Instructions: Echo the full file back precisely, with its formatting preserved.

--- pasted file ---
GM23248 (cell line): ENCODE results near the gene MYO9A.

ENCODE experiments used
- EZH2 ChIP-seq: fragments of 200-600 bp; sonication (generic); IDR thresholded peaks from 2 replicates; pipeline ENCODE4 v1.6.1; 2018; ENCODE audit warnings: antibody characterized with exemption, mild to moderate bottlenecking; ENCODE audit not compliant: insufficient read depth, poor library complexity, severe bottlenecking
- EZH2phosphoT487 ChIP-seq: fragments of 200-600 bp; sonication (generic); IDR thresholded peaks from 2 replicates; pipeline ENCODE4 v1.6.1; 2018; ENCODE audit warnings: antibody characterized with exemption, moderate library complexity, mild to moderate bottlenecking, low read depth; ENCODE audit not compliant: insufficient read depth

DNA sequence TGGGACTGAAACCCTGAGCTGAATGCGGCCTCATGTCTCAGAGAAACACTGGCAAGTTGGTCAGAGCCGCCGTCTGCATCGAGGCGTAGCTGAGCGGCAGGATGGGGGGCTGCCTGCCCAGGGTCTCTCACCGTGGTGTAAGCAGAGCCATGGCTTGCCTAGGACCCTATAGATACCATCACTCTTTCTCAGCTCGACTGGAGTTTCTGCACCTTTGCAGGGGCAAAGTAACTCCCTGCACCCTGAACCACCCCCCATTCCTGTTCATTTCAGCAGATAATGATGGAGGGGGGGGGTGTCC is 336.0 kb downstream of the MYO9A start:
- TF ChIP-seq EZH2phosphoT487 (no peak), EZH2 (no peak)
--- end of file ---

GM23248 (cell line): ENCODE results near the gene MYO9A.

ENCODE experiments used
- EZH2 ChIP-seq: fragments of 200-600 bp; sonication (generic); IDR thresholded peaks from 2 replicates; pipeline ENCODE4 v1.6.1; 2018; ENCODE audit warnings: antibody characterized with exemption, mild to moderate bottlenecking; ENCODE audit not compliant: insufficient read depth, poor library complexity, severe bottlenecking
- EZH2phosphoT487 ChIP-seq: fragments of 200-600 bp; sonication (generic); IDR thresholded peaks from 2 replicates; pipeline ENCODE4 v1.6.1; 2018; ENCODE audit warnings: antibody characterized with exemption, moderate library complexity, mild to moderate bottlenecking, low read depth; ENCODE audit not compliant: insufficient read depth

DNA sequence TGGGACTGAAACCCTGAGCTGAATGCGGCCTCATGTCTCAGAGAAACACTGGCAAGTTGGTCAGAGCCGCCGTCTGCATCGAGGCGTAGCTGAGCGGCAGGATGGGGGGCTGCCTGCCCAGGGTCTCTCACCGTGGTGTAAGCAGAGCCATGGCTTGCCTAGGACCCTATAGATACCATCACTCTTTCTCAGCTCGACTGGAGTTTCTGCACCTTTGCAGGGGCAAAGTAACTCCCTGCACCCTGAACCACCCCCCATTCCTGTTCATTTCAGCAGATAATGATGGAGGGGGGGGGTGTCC is 336.0 kb downstream of the MYO9A start:
- TF ChIP-seq EZH2phosphoT487 (no peak), EZH2 (no peak)